Participants

This study utilized the 2011 Health Insurance Review and Assessment Service-National Patient Sample (HIRA-NPS-2011-0082) based on the medical claims data. The HIRA-NPS data includes 3% of the total Korean population, i.e., 1,375,842 people. The HIRA-NPS data are statistically sampled secondary data without personal identifiers, containing medical claims over a 1-year period.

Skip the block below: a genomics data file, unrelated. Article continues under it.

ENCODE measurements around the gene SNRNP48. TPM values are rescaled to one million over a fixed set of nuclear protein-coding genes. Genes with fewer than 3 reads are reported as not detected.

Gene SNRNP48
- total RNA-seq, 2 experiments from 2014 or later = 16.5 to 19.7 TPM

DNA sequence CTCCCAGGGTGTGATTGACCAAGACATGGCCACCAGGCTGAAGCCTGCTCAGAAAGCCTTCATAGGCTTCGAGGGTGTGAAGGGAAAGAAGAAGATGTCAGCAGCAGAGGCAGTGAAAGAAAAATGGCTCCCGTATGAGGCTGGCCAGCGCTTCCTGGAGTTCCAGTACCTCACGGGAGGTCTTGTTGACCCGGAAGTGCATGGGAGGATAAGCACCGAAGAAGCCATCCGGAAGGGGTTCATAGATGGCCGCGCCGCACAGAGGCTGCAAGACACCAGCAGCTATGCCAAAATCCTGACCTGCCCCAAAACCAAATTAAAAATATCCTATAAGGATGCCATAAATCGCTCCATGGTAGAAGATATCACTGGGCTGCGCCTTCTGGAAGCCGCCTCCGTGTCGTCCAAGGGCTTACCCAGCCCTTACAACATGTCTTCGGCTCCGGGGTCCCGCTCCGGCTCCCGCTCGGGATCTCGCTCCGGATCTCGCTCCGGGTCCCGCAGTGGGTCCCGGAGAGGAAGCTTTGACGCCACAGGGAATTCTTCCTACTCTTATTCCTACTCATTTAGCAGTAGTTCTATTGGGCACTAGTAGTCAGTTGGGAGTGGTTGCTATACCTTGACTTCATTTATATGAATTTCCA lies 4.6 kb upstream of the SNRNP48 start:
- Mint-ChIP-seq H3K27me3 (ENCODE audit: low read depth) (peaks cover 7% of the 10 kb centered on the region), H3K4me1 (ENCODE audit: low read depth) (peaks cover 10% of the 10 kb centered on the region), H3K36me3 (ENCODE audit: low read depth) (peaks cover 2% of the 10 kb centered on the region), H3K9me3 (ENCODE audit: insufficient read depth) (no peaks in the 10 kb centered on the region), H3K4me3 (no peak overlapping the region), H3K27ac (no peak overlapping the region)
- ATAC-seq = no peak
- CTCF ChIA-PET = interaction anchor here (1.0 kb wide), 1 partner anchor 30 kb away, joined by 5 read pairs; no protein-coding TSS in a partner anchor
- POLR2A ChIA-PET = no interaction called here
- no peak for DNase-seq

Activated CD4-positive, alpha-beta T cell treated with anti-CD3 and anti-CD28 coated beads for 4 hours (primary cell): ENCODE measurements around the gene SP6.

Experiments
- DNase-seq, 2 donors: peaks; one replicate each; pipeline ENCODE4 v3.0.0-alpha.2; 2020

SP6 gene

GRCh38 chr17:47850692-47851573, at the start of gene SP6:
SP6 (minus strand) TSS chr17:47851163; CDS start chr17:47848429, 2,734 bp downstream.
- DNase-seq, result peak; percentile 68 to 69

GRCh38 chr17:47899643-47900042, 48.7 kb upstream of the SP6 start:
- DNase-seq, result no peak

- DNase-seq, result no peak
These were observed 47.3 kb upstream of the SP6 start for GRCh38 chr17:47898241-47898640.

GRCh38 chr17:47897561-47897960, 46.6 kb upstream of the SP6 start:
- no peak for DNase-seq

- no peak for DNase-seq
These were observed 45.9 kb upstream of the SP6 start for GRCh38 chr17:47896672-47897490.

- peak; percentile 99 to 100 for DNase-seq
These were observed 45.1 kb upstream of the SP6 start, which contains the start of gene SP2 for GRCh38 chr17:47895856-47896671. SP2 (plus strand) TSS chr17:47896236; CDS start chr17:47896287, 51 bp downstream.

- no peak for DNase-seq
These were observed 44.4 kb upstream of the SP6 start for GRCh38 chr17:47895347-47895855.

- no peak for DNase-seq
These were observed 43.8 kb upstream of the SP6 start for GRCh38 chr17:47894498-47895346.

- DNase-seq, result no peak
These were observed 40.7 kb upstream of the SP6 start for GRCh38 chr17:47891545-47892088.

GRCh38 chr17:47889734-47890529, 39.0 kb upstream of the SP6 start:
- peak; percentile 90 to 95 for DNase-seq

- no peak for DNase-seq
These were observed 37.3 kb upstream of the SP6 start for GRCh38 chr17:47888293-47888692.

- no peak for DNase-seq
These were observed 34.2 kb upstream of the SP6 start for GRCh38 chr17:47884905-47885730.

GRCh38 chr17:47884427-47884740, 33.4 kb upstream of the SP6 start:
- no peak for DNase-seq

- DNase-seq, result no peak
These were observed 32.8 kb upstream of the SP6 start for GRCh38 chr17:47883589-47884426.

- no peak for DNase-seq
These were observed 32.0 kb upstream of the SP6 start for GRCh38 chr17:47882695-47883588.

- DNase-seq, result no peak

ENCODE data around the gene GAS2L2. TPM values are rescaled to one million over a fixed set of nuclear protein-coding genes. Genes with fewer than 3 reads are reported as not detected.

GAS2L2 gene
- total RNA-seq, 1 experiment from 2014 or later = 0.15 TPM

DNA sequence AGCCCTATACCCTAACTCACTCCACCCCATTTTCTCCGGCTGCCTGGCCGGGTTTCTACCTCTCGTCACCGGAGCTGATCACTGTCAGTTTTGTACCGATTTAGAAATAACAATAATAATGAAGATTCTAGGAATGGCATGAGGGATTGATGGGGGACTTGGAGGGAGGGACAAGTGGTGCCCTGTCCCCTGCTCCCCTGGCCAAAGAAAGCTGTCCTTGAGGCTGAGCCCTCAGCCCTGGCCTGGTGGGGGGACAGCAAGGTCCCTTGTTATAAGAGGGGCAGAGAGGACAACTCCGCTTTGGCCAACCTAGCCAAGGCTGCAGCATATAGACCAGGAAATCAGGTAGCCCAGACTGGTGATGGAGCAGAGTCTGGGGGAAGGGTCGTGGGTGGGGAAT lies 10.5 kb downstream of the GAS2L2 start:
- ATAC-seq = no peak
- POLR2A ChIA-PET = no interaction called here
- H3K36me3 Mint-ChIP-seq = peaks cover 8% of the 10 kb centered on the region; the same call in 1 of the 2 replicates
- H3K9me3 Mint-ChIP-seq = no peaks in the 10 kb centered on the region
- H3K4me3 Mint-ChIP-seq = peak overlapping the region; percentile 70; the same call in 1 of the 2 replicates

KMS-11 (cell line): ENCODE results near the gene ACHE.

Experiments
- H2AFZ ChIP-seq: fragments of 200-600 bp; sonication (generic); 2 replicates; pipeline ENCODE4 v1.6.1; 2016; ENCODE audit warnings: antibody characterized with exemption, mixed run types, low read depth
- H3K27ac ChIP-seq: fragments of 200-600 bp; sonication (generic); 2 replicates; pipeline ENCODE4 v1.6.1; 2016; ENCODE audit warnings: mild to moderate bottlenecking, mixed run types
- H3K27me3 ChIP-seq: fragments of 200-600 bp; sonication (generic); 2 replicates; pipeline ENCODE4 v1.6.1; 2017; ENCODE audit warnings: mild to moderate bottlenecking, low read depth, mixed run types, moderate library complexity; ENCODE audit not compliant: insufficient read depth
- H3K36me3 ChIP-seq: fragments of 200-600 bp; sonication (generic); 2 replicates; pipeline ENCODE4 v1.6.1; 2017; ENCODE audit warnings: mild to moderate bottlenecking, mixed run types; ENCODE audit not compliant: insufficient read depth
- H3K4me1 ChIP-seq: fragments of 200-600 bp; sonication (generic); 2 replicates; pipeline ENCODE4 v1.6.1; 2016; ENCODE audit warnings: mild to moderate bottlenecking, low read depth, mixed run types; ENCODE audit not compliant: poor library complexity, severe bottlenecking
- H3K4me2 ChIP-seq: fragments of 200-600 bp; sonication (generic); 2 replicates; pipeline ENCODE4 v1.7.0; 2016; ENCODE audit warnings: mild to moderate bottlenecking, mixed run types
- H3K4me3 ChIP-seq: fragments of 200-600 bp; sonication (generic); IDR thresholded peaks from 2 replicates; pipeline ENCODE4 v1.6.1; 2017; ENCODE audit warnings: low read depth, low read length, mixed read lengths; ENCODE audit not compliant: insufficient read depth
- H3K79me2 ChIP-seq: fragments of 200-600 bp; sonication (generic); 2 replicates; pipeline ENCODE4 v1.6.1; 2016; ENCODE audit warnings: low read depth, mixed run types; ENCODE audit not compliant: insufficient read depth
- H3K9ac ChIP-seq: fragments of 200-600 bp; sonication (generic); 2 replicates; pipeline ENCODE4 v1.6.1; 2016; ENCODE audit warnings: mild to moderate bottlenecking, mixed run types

We extracted the HIRA-NPS data of individuals aged 19–30 years for two reasons. First, we have analyzed the diagnostic distribution of psychiatric disorders in children and adolescents aged below 19 years in a previous study [8] and have also attempted to examine changes in people aged 19 years or older in a continuum. Second, as the incidence of physical diseases begins to increase after the age of 30 years [9], distinguishing the influence of physical-mental comorbidity becomes difficult [10]. In the NPS data, 221,038 people were aged 19–30 years, including 106,232 (48.1%) men and 114,806 (51.9%) women. Among them, we included those who received an outpatient or inpatient treatment at a primary, secondary, or tertiary medical institution for mental disorders with an F (F00–F99) code per the Korean standard classification of diseases [11], which was developed based on the International Classification of Diseases (ICD) [12]. We included all codes for psychiatric disorders per person. A total of 16,297 people, including 6,417 (39.4%) men and 9,880 (60.6%) women, had one major diagnosis with an F code. When F codes for an individual were counted separately and the same F code was counted only once, the total number of accumulated patients were 23,102, including 9,475 (41.0%) men and 13,627 (59.0%) women (Fig. 1).